After its latest quarterly numbers, Liminal BioSciences (Liminal BioSciences Stock Quote, Chart, News TSX:LMNL) is still a “Hold,” according to Echelon Wealth Partners analyst Douglas Loe, who reviewed the pharmaceutical company’s Q3 in an update to clients on Wednesday.
Quebec-based Liminal (formerly “Prometic Life Sciences”) is the developer of affinity-purified plasma products and small-molecule therapeutics targeting fibrotic and metabolic diseases of the liver, kidney and respiratory system. The company’s lead plasma-derived product is Ryplazim (plasmogen), for which the company is expecting to file a biologics license application (BLA) with the US FDA in the first half of 2020.
Liminal reported its third quarter fiscal 2019 financials on Monday, featuring a net loss of $29.7 million on revenues of $5.3 million, down from $12.3 million a year earlier. Along with the name change, the company has done some restructuring, most notably in selling off its UK-based bioseparations subsidiary to investment firm KKR. Liminal also recently took on a $75-million line of credit to help it execute its new corporate strategy.
“Over the past three months we have made significant progress on our new vision for Liminal BioSciences notably through the signing of an agreement to sell Prometic Bioseparations Ltd to KKR & Co. Inc. and change of name to Liminal BioSciences. The divestment of PBL reflects our strategy to simplify our business operations, reduce headcount and other operating costs, and focus resources on the clinical development of our small molecule pipeline”, said Kenneth Galbraith, Liminal’s CEO in a press release.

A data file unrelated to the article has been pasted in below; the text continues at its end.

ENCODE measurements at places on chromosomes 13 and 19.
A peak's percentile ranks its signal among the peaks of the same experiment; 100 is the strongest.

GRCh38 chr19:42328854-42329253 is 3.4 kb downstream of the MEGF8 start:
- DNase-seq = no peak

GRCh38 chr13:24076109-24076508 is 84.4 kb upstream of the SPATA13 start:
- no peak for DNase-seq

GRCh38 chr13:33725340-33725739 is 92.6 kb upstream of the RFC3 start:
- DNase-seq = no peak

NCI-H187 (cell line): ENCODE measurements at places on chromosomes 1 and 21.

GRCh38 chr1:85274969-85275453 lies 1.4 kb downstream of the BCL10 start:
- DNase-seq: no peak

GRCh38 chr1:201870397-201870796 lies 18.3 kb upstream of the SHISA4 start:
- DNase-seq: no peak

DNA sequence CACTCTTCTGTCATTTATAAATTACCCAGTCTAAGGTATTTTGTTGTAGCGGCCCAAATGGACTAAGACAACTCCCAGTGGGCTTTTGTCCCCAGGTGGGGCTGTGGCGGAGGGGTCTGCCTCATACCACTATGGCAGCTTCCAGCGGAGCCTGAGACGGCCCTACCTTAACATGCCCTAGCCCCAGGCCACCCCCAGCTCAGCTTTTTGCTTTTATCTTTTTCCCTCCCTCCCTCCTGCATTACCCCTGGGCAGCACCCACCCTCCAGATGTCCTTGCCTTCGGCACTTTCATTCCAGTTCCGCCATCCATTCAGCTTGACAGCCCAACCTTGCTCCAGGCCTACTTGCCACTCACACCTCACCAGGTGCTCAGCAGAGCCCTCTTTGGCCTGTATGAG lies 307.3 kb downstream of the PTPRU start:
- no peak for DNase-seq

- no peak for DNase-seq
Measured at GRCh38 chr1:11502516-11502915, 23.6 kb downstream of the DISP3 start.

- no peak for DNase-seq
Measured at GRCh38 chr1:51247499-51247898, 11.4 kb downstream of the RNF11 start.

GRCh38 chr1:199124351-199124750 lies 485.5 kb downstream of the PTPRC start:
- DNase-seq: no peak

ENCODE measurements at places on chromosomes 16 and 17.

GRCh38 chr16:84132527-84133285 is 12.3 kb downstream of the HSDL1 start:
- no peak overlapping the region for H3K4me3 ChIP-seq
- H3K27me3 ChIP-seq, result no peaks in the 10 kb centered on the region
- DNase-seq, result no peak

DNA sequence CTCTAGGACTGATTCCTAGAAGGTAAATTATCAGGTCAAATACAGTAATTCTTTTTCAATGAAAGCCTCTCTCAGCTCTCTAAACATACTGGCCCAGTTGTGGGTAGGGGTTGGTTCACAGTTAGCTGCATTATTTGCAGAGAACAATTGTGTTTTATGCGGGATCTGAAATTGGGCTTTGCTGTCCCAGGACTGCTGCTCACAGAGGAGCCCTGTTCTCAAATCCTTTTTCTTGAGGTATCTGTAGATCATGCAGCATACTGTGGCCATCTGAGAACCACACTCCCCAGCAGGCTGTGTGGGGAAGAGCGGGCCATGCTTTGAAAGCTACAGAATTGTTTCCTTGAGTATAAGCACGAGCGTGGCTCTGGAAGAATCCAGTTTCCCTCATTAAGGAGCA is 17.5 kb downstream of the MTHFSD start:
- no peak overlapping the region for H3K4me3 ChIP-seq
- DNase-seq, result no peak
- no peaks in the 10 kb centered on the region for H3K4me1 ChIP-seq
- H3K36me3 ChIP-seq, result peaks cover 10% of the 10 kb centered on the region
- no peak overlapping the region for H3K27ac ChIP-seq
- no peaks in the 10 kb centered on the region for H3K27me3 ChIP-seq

Loe says that with the bulk of Liminal’s revenue having come from its soon-to-be gone bioseparations segment ($4.5 million for the Q3), the top line will look pretty bare going forward, as the company reverts back to a pure-play drug developer —at least until the potential launch of Ryplazim.
The analyst mentions that the quarterly numbers showed a modest improvement in R&D burn.
“One of the key expenses we track closely is Liminal’s R&D expense, which on a consolidated basis, has been averaging $24 million per quarter in 2017 and 2018 respectively. Part of the fault lies in the firm embedding manufacturing activities associated with therapeutics aimed at clinical development as well as within the R&D line, along with other associated R&D costs that would have been involved in the actual costs of running clinical trials. This quarter, we observed a modest q/q improvement of the R&D cost line from $24.2 million to $19.6 million,” writes Loe.
By his estimates, Loe says Liminal’s $114.8-million cash position leaves it less likely to take up the above-mentioned line of credit. Loe says looking ahead, LMNL has potential milestones in the BLA resubmission for Ryplazim during the first half of 2020 with an approval expected by the end of 2020. The company should also be starting pivotal testing for its drug PBI-4050 for Alstrom Syndrome by 2020.
Loe is maintaining his “Hold” rating and $9.25 target price, which translates to a projected 12-month return of 18.6 per cent at the time of publication.